An ancient Egypt-to-Black Sea route? Adventurers to test theory

Goerlitz and his team say they drew inspiration for the design of the 14-metre boat from ancient rock drawings from upper Egypt
Goerlitz and his team say they drew inspiration for the design of the 14-metre boat from ancient rock drawings from upper Egypt and the Caucasus

Were the ancient Egyptians able to use reed boats to travel as far as the Black Sea thousands of years ago?

A group of adventurers believe so, and will try to prove their theory by embarking on a similar journey in reverse.

In mid-August the team of two dozen researchers and volunteers from eight countries will set off from the Bulgarian port of Varna, hoping their Abora IV reed boat will take them the 700 nautical miles through the Bosphorus, the Aegean and as far as the island of Crete.

The team is specifically seeking to prove a hypothesis lent credence by Herodotus, the expedition's German leader, Dominique Goerlitz, told AFP.

The ancient Greek historian wrote: "Egyptians sailed through the Black Sea to get materials that they could not have from the east Mediterranean."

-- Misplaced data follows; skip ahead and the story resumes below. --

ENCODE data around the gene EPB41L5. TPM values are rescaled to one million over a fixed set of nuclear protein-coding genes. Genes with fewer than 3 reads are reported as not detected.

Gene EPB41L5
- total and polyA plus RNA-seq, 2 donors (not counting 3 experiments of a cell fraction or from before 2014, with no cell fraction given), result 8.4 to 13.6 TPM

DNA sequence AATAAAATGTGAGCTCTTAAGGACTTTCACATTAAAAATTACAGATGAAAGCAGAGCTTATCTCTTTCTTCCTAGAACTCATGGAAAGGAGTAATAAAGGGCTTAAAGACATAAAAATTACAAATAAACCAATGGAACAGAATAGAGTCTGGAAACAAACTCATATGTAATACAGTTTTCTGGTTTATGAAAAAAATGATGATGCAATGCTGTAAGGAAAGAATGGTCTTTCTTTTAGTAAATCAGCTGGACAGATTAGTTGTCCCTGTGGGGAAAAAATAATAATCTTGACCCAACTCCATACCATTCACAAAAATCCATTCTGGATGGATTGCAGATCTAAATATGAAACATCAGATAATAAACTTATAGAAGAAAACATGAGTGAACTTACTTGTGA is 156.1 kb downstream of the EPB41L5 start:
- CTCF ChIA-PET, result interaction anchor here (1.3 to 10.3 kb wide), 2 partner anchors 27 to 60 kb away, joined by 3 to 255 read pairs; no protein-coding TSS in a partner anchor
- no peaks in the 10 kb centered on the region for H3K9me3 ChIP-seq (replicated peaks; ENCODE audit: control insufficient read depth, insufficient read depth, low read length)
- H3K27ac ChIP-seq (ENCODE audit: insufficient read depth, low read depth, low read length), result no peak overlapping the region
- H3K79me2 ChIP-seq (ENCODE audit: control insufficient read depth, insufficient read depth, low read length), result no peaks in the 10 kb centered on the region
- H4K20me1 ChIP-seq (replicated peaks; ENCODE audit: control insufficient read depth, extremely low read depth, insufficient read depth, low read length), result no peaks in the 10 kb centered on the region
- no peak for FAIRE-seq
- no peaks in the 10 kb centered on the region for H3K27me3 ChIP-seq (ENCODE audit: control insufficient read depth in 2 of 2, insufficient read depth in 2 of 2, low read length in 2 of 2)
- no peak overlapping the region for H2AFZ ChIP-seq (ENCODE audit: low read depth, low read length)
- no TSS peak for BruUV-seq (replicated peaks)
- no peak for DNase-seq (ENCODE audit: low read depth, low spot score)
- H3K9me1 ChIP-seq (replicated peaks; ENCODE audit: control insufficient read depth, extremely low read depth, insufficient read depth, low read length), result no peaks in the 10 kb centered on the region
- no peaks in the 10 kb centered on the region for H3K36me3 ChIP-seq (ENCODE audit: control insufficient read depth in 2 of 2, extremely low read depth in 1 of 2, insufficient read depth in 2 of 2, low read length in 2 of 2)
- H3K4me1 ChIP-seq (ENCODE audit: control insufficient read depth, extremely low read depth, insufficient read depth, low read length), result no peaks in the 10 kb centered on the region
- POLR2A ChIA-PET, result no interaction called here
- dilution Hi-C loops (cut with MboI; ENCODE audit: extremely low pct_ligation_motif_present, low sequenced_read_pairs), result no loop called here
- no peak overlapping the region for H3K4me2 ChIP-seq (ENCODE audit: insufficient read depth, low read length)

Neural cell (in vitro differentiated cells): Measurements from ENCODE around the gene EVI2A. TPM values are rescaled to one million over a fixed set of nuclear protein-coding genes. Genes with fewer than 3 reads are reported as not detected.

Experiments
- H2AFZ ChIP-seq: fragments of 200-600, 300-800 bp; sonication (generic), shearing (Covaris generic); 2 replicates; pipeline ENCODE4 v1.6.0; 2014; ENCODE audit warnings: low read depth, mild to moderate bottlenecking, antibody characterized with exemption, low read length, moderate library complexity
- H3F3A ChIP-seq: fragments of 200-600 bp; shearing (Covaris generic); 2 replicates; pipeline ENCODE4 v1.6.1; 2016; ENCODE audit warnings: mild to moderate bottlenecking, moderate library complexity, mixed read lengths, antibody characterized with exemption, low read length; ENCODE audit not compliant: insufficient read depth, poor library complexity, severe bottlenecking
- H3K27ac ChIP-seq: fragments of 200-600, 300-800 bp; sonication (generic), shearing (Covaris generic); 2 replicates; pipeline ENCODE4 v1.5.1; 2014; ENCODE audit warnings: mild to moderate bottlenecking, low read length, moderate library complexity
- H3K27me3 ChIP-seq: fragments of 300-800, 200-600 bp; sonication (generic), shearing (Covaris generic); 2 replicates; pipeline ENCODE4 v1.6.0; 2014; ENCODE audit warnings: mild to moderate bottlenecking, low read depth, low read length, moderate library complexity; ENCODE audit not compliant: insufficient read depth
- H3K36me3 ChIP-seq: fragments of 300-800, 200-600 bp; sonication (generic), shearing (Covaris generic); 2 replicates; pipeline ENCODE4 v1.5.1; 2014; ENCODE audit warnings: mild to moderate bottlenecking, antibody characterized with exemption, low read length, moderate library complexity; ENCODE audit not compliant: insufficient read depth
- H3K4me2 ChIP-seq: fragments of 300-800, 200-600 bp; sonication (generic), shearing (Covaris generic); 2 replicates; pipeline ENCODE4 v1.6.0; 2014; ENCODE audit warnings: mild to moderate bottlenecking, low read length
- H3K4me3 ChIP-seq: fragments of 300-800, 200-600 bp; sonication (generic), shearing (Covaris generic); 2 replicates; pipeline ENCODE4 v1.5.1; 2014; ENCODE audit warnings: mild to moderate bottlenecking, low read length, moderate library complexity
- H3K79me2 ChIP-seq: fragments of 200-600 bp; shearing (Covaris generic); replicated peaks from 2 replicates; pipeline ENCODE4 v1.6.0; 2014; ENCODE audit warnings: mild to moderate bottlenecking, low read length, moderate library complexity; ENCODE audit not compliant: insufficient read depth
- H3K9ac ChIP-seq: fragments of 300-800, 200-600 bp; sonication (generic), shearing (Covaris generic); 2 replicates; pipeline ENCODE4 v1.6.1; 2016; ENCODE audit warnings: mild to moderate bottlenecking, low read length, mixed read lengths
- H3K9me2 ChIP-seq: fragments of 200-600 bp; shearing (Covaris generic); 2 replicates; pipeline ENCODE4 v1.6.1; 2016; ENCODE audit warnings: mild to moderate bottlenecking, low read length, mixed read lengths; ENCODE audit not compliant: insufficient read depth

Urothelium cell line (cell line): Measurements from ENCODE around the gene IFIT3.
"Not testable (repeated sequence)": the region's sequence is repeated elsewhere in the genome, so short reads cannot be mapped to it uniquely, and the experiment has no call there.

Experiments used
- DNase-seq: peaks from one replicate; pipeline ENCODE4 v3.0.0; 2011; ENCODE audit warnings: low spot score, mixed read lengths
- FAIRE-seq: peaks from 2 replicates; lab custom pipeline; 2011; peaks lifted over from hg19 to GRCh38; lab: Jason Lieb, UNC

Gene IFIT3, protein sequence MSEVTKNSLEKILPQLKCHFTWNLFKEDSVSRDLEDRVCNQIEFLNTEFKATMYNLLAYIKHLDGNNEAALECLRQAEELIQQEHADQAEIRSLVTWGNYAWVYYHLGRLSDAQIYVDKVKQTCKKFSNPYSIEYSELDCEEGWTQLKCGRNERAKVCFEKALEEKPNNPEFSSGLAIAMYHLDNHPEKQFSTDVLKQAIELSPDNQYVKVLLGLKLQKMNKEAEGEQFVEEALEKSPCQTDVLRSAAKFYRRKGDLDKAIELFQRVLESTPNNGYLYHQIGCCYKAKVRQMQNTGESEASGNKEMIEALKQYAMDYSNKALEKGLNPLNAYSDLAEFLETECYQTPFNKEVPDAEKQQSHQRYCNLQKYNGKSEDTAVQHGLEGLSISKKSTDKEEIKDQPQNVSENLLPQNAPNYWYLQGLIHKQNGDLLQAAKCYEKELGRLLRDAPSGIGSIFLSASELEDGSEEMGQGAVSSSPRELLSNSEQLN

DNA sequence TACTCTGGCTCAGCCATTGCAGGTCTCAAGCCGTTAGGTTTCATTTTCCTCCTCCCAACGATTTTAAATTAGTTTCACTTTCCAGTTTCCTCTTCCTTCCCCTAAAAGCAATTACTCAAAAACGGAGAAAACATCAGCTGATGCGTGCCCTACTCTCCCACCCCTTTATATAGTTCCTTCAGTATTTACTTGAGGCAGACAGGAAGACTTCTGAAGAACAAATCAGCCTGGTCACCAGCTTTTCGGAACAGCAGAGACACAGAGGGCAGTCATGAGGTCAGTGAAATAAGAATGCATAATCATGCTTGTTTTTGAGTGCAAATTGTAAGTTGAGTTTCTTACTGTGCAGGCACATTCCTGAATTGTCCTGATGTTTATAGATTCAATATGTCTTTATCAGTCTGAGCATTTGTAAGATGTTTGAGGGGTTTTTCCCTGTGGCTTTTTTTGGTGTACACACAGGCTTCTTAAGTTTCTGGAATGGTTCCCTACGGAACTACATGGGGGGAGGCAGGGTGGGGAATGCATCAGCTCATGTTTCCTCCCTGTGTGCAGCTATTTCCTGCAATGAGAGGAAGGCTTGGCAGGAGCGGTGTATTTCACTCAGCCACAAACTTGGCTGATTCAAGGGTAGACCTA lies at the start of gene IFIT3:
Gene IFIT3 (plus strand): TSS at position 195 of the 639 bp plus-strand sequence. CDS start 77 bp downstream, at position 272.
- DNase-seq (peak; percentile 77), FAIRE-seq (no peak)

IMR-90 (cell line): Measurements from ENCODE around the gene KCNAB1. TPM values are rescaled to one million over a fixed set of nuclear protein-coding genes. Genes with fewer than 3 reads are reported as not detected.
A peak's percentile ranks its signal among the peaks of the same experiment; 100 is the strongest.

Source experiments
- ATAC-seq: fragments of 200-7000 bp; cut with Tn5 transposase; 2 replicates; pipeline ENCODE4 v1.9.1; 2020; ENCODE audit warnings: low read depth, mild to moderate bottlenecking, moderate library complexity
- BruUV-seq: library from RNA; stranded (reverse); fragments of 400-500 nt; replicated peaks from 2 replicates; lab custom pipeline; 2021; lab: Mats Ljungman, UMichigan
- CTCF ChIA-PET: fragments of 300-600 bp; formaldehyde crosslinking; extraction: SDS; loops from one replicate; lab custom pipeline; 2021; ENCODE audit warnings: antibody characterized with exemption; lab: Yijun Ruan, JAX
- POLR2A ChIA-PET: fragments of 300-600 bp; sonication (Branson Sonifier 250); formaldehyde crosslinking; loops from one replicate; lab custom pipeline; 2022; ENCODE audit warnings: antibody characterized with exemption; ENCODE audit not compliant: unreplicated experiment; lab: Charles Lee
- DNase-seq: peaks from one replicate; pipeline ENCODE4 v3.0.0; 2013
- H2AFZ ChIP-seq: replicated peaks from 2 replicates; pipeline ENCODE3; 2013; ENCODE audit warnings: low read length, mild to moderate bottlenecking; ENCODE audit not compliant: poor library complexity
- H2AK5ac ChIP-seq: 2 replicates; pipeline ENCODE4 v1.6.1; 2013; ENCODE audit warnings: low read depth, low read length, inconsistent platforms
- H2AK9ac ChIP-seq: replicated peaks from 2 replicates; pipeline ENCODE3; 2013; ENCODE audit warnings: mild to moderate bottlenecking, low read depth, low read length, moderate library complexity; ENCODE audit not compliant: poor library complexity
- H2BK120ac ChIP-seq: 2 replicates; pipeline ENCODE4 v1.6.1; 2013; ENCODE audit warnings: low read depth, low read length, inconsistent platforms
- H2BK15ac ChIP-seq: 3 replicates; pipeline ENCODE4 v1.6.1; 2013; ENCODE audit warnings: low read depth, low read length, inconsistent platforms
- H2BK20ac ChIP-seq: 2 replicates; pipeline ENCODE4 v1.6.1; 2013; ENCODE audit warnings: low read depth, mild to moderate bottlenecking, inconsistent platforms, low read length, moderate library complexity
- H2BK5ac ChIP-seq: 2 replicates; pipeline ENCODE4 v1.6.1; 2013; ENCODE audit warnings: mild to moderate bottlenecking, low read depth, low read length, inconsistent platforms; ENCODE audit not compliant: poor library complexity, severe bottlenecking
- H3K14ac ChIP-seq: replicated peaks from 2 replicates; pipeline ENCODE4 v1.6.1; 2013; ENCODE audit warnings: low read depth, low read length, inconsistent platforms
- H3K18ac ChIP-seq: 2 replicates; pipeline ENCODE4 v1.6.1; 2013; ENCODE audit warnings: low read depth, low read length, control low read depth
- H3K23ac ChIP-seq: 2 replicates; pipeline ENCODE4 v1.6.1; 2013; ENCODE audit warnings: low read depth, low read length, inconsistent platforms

Goerlitz, 53, and his team say they drew inspiration for the design of the 14-metre (46-foot) boat from ancient rock drawings from upper Egypt and the Caucasus.

Bolivian know-how

The construction was carried out with the help of volunteers and two members of the Aymara indigenous community from Bolivia's Lake Titicaca, Fermin Limachi and his son Yuri.

Sail like the Egyptians
Graphic of the reed boat and map of the route planned by a group of adventurers who will attempt to prove ancient Egyptians sailed as far as the Black Sea to trade.